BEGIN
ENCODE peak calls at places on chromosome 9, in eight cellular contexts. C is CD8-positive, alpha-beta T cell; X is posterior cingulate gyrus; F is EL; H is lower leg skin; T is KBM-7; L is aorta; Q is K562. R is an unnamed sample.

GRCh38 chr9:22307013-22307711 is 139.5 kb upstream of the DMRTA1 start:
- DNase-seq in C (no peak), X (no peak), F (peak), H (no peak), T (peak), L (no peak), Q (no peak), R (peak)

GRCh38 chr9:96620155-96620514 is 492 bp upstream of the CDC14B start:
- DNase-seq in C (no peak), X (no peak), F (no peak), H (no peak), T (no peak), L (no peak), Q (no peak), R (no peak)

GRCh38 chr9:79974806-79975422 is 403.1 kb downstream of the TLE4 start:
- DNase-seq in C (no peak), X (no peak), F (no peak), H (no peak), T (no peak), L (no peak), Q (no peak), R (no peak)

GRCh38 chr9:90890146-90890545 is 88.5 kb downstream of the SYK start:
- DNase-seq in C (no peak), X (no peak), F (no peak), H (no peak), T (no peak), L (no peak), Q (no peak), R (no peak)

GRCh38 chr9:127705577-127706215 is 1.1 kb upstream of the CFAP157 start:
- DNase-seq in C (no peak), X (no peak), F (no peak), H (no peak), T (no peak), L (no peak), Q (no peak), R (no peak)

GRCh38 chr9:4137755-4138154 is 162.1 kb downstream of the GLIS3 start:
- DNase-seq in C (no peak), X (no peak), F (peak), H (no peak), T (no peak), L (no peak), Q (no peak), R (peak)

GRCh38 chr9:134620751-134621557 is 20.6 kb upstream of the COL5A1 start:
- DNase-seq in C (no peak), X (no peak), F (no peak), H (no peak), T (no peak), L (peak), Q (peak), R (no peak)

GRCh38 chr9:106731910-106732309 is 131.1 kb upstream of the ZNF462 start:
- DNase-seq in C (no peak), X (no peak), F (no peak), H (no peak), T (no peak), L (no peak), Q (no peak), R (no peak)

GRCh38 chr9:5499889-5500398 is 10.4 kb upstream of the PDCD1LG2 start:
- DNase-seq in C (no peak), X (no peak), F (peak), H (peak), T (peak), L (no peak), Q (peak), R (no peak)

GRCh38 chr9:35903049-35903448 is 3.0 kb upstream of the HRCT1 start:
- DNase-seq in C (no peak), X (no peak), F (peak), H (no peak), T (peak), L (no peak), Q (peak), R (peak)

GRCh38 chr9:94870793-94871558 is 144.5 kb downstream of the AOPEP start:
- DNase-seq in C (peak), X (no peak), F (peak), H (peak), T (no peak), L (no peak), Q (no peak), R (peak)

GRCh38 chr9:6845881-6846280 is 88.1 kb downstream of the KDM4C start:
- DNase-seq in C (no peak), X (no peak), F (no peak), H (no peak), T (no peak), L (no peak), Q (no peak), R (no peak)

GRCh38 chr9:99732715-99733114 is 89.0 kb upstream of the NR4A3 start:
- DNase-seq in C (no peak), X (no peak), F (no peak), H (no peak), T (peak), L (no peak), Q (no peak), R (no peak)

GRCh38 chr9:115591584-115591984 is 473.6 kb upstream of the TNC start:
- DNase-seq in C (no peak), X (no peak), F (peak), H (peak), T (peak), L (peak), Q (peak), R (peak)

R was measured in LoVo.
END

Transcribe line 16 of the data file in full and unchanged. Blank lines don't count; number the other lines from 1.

GRCh38 chr9:106731910-106732309 is 131.1 kb upstream of the ZNF462 start: